From that day forward our home became a staging area of sorts for the next four years and even now. Young Marines we met on that very same Parade Deck stopping in on their way one place or another knowing they would get a home cooked meal and lodging with others of their kind. After SOI they came in bunches, full of themselves, cocky, with the innate ability to use the F word as a noun, adjective, verb, adverb. All in the same sentence! Vulgar? Not for a minute. These are young men that enlisted in a time their country is at war, knowing full well what they were facing and where they were headed. They are young men "with the bark" on as the saying goes from my generation. Respectful to Mom and Sis to the max, loving them after minutes of meeting them. You could see the protection trait in them even then. The seriousness they held in their minds of what they were doing was embodied in their Moms and Sisters, Girlfriends and Fiancees, Wives and Daughters.
As the saying goes, read the whole thing.
Marine Team Daily Roundup
Miss Ladybug: Remembering and Supporting.
Stop the ACLU: Just in time for Halloween!!
Castra Praetoria is AWOL!!! Blue Hawaiians on us, Marine!
Lorie Byrd: Halloween Weekend. Love that military pumpkin!!
The Daley Gator marks a very important anniversary.
October 29, 2009
I Love the Marine Corps
I do love the Corps.
Mike Corrado wrote a song that touches my heart. No..it pulls at my heartstrings.
Marine Commercial: Blood Stripe
Marine Team Daily Roundup
MaryAnn at Soldiers' Angels Germany is a tireless supporter of our troops. She updates her blog everyday with spotlights on servicemembers, goings on at Landstuhl as well as downrange.
Miss Ladybug has video of the return of LCPL Brandon Lara and the respect the community showed in honor of his sacrifice. Kleenex required.
Flag Gazer has a great post up about the Baghdad Zoo.
Grim has a couple of entries in the Demotivator contest. I think they're rather good if I do say so myself.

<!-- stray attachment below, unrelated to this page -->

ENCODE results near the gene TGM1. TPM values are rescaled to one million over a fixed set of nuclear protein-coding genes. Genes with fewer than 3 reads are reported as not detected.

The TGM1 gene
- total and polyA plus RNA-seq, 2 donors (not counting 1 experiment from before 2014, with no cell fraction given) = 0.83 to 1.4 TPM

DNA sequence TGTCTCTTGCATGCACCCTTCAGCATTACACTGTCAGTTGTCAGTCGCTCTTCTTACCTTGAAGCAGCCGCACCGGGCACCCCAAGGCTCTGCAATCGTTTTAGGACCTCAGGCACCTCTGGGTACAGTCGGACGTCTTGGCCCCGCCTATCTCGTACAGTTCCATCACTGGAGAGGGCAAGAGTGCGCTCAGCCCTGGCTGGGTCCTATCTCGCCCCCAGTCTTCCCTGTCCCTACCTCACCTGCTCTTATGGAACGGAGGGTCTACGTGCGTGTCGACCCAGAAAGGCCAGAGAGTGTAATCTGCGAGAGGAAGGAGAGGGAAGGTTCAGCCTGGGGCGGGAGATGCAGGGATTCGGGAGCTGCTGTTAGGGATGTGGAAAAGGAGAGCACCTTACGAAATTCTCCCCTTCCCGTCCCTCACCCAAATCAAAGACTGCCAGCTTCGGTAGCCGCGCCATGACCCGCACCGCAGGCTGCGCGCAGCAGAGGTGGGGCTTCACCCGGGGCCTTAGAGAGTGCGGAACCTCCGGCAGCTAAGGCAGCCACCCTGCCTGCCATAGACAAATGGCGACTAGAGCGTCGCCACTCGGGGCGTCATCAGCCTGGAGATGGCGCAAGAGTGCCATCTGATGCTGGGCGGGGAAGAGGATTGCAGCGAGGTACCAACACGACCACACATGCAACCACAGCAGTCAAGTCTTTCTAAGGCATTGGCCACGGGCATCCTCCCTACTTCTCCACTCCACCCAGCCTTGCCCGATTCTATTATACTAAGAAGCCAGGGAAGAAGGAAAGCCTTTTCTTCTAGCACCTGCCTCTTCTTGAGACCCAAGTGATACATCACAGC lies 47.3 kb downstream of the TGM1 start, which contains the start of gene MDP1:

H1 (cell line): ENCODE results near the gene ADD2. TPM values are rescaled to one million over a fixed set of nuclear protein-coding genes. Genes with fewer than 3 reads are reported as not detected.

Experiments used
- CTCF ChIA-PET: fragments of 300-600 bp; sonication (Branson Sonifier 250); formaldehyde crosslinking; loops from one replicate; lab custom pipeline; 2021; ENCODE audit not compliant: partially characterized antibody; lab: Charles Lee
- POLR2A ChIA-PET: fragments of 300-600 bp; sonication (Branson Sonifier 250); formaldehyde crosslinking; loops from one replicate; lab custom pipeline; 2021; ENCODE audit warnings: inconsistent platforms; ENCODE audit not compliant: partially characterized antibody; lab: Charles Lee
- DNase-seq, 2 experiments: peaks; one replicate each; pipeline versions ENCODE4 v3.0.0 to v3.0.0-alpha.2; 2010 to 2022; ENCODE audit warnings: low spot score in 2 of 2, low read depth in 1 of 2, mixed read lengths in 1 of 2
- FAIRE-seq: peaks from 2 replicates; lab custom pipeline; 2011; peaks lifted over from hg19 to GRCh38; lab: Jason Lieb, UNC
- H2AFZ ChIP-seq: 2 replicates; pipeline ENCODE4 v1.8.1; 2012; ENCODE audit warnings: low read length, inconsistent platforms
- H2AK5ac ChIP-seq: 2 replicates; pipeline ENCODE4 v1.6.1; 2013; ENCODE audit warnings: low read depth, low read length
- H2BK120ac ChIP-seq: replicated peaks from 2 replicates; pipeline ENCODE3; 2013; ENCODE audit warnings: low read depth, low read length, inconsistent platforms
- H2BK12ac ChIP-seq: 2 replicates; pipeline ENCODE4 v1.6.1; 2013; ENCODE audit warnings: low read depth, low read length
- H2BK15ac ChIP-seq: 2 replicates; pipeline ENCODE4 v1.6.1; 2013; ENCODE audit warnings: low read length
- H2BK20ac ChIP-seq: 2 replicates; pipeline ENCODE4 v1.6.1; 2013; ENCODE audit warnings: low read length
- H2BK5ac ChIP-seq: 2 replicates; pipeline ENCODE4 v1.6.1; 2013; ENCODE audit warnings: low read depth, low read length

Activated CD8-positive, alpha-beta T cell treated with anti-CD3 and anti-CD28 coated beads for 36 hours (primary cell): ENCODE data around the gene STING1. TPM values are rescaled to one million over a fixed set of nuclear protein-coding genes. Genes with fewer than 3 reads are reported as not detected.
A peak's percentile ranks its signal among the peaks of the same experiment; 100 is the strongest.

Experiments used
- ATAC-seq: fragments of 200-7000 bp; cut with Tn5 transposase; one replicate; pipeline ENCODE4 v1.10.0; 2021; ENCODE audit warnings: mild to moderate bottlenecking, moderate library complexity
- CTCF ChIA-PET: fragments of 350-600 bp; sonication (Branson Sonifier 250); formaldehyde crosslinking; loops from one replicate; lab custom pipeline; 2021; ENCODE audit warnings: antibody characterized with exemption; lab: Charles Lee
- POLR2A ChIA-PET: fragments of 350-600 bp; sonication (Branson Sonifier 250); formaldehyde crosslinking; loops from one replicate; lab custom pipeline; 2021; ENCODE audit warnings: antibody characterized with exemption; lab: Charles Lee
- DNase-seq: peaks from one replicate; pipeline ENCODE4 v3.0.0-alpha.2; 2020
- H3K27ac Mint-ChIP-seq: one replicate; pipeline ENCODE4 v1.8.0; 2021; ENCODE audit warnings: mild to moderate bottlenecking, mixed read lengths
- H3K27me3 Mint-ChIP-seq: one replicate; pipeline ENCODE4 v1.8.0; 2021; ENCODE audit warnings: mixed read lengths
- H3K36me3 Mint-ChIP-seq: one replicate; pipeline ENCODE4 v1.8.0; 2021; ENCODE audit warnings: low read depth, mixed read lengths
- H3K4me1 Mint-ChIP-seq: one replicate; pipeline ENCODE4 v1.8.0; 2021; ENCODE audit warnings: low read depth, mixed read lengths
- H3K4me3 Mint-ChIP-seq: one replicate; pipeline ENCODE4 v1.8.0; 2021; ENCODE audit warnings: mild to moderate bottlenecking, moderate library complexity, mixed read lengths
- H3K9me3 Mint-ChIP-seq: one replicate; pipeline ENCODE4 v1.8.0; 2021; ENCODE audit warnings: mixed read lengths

Marine of the Day: Some Random Officer
In keeping with our practice of interspersing interviews of active duty Marines with inspirational stories, today's Marine of the Day is some random officer who generously agreed (much to my surprise) to be interviewed. We hope the combined format will provide a more rounded view of the Marine perspective:
1. What is your rank and MOS in the Marine Corps?
Colonel - 8041 (ground colonel), 0802 (field artillery officer), 8848 (Management, Data Systems Officer, not sure how this got in my record), 8840 (Manpower Management Officer - my Naval Postgraduate MOS), 9702 (joint specialty officer)
2. How long have you served?
I'm in my 29th year of service.
3. What made you join the military? And why the Marine Corps?
I wanted to serve my country, I needed a job to support my family, and I wanted to serve in the best Service in the military.
4. Have you ever been deployed?
Yes - to Japan twice on 1 year unaccompanied orders each time, to Iraq on a 1 year Individual Augment assignment, currently in Afghanistan. I have made shorter education and training deployments in CONUS as well.
5. What was the most rewarding thing you ever did as a Marine?
The most rewarding thing I did was serve in 3/11 as the FSC, OpsO, and XO (Fire Support Coordinator, Operations Officer, and Executive Officer). The next was serving as EA in PP&O (Plans, Policies & Operations).
6. If you could tell a young man or woman contemplating military service just one thing, what would that be?
It is a great profession that offers great opportunity with a dedicated group of like-minded individuals.
7. What does being a Marine mean to you?
It means being part of a organization rich in tradition, able to meet any challenge, that holds itself to a higher standard.
8. What are the best and worst things about your job?
The best things are having a stable, rewarding job that sends you around the world on different assignments. The worst things are time spent away from your family and not being able to put down roots.
9. Some people say wars never solve anything. What do you think?
I think the only thing worse than war is giving into the will of someone else. There are times when war is necessary and there needs to be an organization designed to fight that war filled with people dedicated to winning that war.
10. Do you think the Marine Corps made you a better person, or would you be the same no matter what career you chose?
It made me a better person just as my wife has made me a better person - both taught me that there is more to life than just yourself.
Marine Team Update